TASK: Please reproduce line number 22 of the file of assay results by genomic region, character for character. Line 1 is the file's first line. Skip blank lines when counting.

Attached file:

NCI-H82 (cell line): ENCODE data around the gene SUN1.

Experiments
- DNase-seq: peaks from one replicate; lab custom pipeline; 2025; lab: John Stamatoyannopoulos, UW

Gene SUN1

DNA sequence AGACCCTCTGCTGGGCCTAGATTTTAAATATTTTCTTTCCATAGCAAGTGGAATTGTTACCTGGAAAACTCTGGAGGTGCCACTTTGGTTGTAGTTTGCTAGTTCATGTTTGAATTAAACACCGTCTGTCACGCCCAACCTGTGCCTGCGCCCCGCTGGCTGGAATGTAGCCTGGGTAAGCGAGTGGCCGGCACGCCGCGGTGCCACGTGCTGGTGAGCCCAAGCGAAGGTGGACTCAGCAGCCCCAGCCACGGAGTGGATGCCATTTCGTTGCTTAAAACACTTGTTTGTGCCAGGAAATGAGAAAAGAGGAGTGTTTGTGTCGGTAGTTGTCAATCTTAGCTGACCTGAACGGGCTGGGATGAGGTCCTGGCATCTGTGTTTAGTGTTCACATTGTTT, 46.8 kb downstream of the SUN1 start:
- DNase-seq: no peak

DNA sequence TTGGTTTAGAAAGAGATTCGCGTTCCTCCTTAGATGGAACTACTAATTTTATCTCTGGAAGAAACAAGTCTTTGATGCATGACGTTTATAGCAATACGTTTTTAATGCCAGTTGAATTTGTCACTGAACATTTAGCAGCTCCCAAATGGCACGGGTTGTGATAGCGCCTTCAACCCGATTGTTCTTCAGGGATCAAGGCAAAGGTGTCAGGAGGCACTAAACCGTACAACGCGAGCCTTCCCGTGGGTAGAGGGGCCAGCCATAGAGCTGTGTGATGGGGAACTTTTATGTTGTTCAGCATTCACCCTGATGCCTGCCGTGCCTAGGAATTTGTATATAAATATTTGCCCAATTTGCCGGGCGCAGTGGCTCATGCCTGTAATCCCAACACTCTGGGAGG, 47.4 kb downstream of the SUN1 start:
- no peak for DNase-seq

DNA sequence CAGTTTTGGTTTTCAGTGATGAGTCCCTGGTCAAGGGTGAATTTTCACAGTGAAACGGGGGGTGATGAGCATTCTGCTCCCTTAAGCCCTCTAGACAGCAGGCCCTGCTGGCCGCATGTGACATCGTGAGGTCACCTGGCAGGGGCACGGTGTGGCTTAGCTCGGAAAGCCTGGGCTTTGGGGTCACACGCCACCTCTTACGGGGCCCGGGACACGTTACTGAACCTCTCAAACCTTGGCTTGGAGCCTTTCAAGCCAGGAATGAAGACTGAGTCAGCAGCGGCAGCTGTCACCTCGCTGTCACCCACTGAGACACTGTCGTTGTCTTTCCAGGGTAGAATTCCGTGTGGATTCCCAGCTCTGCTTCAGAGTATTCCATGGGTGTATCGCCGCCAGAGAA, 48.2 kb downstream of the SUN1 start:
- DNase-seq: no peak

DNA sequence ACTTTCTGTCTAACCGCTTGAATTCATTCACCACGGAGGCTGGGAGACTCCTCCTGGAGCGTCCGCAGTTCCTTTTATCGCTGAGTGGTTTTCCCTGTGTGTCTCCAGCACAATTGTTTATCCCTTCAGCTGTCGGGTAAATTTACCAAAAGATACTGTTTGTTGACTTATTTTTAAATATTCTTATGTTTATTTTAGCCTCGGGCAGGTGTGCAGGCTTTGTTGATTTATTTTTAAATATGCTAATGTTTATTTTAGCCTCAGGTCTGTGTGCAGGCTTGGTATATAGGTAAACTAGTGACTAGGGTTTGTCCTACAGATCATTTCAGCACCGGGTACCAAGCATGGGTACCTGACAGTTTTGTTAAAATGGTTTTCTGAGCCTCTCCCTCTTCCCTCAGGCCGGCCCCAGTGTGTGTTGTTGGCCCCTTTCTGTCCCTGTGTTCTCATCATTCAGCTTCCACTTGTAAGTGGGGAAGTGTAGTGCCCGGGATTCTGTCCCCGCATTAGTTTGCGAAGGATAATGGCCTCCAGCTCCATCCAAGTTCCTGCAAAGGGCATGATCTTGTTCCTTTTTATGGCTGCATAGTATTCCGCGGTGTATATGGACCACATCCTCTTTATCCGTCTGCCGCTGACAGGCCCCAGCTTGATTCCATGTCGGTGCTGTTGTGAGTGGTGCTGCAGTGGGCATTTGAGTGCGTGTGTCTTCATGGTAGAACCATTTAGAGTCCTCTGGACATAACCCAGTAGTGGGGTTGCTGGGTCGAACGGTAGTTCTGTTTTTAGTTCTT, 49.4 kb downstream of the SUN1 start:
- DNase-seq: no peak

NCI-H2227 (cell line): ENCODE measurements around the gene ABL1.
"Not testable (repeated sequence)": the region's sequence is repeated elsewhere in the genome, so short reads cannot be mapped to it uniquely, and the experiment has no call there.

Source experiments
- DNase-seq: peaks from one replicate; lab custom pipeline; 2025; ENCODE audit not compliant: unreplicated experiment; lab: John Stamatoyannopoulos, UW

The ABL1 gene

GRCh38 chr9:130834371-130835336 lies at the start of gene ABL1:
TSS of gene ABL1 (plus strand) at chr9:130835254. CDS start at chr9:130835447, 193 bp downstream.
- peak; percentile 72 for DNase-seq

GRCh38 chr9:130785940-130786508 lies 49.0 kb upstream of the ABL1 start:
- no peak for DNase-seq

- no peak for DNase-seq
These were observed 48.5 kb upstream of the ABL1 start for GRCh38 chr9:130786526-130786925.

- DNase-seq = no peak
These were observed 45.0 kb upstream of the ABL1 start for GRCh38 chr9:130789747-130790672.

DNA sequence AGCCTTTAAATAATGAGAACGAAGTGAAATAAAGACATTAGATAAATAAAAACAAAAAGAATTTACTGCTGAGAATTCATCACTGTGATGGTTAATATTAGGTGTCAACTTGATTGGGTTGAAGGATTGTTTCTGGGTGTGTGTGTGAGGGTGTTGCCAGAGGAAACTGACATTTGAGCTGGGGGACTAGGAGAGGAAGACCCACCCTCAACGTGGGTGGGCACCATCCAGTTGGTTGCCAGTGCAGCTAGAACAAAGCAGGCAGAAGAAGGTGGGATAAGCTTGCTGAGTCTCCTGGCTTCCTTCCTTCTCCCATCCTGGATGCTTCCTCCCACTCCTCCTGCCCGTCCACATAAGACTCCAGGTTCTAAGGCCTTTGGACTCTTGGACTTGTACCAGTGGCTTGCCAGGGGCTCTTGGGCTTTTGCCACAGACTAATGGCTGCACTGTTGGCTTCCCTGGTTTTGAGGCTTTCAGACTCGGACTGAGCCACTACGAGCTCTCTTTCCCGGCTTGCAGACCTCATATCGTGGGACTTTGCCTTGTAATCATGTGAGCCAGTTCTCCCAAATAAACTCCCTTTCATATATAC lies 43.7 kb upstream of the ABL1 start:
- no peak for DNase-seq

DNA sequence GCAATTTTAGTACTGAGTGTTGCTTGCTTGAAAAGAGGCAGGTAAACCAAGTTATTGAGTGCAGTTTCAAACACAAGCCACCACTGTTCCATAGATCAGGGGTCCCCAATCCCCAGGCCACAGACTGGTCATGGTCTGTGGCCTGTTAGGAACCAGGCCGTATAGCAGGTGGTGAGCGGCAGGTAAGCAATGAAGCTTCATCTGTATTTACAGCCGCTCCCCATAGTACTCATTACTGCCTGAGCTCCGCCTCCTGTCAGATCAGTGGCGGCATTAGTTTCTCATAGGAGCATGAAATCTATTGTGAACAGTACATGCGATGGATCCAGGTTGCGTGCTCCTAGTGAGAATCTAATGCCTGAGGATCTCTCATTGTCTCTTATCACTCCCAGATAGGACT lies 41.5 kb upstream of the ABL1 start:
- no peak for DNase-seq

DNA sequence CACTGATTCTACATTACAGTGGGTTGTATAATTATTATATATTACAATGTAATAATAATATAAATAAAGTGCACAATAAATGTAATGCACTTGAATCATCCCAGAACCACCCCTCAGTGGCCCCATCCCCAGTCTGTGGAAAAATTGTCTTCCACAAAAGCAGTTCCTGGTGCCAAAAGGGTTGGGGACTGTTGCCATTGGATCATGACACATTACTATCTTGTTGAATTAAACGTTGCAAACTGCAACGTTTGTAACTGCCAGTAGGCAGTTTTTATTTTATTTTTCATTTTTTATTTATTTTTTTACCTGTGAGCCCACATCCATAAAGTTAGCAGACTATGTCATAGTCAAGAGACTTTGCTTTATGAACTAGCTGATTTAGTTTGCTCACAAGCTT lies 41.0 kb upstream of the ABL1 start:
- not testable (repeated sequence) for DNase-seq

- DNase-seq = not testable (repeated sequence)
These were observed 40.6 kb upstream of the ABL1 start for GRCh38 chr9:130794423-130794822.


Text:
- no peak for DNase-seq